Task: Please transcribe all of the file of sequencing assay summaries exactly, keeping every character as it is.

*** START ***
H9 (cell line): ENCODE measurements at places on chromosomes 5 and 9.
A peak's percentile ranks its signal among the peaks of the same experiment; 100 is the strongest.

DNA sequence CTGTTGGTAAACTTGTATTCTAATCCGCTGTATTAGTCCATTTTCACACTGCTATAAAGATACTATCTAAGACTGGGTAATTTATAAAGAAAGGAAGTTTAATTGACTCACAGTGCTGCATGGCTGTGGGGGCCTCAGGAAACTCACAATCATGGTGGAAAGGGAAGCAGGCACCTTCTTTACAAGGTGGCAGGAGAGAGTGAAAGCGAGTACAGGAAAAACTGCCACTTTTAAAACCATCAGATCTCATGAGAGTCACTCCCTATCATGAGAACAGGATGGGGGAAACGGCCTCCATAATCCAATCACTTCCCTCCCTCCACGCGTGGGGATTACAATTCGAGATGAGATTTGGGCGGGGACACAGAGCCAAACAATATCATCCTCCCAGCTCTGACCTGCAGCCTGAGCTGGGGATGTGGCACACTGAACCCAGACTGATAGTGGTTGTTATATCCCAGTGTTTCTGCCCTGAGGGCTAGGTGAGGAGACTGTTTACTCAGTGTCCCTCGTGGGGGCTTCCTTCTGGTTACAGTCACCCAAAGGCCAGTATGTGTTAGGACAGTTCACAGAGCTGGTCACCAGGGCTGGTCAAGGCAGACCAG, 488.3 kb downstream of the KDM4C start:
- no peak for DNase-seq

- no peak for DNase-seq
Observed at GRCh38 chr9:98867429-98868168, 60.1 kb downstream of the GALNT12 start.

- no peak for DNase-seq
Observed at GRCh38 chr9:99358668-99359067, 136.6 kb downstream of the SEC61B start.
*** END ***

H9 (cell line): ENCODE measurements at places on chromosomes 5 and 9.
A peak's percentile ranks its signal among the peaks of the same experiment; 100 is the strongest.

DNA sequence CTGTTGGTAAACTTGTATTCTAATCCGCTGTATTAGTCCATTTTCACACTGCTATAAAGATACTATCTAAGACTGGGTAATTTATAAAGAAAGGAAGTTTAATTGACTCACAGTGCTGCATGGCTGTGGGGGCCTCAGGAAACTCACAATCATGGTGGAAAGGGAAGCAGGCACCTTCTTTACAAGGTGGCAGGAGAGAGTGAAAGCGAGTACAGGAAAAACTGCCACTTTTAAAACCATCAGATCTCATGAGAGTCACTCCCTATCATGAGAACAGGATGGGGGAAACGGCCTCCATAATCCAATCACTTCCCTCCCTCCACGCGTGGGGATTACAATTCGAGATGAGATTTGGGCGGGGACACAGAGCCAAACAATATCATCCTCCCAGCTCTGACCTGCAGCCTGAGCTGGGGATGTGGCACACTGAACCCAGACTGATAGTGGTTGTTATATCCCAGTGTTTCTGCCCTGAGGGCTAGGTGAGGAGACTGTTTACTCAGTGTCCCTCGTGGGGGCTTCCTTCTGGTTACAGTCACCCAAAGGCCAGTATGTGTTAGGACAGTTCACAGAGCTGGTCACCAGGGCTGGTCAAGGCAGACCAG, 488.3 kb downstream of the KDM4C start:
- no peak for DNase-seq

- no peak for DNase-seq
Observed at GRCh38 chr9:98867429-98868168, 60.1 kb downstream of the GALNT12 start.

- no peak for DNase-seq
Observed at GRCh38 chr9:99358668-99359067, 136.6 kb downstream of the SEC61B start.